Polylobed arches of the Maqsura area, Great Mosque of Córdoba



In 929, the emir Abd al-Rahman III declared himself Caliph of Córdoba, breaking free from the Fatimid and Abbasid caliphates. He expressed his religious and political dominance through architectural patronage, both of Madinat al-Zahra and the Great Mosque, where he constructed the first true minaret, the tall slender tower with a balcony from which a muezzin calls Muslims to prayer. His son, al-Hakam II, extended the Great Mosque by twelve bays, adding a new maqsura of three domed bays in front of an elaborate mihrab (prayer niche) in the qibla wall (the wall facing Mecca). In this maqsura, screens of polylobed interlacing arches (pictured here) convey a sense of complexity and luxuriousness that reflect the power and wealth of the Córdoba caliphate.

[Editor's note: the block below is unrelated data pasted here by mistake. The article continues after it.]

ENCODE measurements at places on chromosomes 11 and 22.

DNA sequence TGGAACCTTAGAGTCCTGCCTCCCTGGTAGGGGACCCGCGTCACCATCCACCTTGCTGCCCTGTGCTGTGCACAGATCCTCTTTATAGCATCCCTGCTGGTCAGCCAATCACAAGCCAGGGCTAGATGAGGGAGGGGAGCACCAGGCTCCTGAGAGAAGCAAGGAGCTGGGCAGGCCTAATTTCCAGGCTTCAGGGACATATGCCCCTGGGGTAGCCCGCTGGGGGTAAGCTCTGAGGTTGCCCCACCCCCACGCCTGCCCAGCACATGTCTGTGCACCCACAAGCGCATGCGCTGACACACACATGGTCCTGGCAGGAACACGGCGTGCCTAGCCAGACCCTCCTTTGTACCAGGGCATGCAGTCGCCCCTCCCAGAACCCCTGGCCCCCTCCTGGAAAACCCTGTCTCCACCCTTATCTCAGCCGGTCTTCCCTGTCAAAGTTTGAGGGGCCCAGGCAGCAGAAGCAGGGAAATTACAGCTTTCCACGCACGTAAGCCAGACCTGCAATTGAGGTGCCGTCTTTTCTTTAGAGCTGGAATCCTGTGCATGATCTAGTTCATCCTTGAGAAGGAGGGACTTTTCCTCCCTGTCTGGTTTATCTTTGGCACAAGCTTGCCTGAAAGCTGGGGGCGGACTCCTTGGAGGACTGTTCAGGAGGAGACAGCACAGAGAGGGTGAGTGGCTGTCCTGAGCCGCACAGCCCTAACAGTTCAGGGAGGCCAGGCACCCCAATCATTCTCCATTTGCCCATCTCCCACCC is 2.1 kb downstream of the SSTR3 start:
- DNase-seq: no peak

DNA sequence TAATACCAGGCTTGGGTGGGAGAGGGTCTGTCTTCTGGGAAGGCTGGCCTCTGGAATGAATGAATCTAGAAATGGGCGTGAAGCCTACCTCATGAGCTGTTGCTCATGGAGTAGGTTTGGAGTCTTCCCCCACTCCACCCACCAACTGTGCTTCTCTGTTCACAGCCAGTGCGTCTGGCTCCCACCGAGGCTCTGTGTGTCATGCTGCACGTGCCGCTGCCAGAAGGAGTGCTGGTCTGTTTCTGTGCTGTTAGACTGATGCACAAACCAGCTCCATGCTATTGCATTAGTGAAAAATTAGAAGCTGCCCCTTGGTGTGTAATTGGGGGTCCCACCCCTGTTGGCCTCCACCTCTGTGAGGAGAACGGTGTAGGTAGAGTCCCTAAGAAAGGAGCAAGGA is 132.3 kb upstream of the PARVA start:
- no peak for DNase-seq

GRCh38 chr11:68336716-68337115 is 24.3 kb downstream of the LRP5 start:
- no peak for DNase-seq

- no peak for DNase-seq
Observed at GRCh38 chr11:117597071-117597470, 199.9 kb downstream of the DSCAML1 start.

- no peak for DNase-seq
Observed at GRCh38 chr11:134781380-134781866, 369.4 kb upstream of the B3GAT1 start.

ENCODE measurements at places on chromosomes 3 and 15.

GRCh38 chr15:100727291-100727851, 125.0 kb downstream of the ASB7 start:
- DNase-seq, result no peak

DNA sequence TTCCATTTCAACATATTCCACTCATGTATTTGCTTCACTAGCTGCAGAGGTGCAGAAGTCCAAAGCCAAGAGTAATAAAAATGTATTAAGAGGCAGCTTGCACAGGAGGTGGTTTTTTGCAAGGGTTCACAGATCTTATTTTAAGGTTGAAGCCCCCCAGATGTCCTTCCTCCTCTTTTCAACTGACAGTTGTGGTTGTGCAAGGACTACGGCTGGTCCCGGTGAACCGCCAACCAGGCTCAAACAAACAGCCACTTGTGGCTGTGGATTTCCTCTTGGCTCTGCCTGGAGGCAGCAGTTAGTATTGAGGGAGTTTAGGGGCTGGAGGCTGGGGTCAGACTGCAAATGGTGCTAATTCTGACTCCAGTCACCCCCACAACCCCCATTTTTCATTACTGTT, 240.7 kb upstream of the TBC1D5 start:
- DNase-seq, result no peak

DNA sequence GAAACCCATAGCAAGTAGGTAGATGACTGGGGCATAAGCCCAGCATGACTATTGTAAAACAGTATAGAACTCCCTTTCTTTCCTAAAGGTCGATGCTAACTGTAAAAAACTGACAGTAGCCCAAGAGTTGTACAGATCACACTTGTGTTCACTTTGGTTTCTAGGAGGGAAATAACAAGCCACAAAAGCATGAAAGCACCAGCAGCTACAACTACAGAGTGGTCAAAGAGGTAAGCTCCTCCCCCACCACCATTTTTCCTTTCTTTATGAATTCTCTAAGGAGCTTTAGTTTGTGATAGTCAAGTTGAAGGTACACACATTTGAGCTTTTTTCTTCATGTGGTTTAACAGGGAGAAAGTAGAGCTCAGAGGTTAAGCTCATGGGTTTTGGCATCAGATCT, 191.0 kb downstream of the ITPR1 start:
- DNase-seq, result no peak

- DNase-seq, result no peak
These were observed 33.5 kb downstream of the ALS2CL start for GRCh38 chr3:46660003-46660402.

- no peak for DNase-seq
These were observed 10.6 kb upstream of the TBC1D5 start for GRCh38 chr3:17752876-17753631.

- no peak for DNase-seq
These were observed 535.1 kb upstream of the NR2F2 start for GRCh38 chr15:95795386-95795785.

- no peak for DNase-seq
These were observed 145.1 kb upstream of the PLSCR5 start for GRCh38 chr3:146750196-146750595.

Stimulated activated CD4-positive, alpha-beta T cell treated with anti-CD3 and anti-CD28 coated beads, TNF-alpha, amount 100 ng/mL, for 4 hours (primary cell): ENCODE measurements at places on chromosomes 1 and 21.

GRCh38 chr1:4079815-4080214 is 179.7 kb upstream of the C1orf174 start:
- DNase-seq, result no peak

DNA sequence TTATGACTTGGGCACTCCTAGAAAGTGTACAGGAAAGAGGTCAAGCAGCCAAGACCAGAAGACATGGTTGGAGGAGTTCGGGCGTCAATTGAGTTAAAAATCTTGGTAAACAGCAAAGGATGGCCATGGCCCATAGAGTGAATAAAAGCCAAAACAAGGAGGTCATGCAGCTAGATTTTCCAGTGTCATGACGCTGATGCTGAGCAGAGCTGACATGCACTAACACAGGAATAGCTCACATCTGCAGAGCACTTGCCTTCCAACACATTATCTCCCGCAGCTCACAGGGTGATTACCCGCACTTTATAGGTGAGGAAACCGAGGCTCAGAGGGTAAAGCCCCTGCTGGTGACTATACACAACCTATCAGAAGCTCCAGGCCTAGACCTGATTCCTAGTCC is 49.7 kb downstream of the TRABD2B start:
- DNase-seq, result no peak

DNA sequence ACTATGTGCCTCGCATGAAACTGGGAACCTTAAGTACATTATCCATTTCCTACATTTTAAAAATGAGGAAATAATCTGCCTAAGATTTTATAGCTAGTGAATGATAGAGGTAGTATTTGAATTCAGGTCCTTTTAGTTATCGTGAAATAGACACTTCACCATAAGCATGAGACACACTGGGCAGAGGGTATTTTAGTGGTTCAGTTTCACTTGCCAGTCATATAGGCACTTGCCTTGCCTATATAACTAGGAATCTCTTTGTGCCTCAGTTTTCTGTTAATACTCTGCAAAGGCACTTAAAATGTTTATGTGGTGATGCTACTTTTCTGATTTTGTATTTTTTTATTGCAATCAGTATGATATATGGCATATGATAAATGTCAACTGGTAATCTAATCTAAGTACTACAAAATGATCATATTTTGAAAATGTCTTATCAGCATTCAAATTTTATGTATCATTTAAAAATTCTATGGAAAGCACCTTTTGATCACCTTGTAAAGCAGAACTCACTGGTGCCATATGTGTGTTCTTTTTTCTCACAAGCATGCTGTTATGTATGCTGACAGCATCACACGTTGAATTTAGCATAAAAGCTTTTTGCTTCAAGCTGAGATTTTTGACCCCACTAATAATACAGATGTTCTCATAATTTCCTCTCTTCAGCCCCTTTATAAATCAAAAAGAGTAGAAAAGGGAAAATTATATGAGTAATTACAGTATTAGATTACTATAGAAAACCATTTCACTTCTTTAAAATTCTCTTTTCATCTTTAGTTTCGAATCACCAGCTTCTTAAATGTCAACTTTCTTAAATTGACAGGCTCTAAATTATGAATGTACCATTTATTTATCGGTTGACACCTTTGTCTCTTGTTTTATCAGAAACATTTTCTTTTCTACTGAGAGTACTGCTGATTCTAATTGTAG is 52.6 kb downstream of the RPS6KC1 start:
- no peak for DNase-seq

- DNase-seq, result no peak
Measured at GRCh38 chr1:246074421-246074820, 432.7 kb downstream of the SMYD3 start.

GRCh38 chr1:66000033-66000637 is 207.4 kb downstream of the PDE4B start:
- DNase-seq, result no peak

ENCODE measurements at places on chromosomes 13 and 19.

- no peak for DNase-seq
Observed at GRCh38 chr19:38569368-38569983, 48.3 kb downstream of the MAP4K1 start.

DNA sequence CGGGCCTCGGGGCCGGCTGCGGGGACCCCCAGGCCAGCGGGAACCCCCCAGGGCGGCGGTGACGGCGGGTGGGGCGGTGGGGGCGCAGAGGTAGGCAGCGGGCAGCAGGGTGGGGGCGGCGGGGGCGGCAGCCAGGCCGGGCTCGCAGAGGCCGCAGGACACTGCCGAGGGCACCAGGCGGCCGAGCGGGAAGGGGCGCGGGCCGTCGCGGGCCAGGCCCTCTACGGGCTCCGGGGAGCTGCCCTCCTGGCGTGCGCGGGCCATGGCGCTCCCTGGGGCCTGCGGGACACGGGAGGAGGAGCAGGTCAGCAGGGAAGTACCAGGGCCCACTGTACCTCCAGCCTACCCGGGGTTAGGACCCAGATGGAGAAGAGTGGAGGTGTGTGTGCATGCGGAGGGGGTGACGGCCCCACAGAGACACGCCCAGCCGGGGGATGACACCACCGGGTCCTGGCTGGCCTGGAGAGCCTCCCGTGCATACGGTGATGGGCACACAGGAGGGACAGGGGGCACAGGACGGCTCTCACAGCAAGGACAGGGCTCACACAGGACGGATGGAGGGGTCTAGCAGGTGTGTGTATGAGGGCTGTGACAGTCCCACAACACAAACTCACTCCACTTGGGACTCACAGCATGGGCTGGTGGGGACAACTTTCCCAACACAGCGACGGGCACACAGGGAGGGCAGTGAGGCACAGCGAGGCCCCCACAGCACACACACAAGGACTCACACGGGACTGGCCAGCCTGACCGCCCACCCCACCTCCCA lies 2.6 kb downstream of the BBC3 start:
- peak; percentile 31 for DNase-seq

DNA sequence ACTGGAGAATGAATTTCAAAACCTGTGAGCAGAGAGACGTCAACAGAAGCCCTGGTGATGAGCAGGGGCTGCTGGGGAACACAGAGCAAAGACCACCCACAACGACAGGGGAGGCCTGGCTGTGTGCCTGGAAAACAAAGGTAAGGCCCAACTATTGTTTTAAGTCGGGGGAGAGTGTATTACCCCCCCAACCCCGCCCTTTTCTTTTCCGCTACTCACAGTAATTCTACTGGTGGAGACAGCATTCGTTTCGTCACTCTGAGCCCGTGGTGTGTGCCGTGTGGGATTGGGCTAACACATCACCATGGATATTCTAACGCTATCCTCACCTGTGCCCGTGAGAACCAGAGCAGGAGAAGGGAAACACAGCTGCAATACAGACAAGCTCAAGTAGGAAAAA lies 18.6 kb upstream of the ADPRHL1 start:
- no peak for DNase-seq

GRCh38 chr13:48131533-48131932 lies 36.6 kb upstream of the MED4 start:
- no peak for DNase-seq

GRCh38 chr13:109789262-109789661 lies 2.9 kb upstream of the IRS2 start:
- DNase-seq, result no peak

Prev Next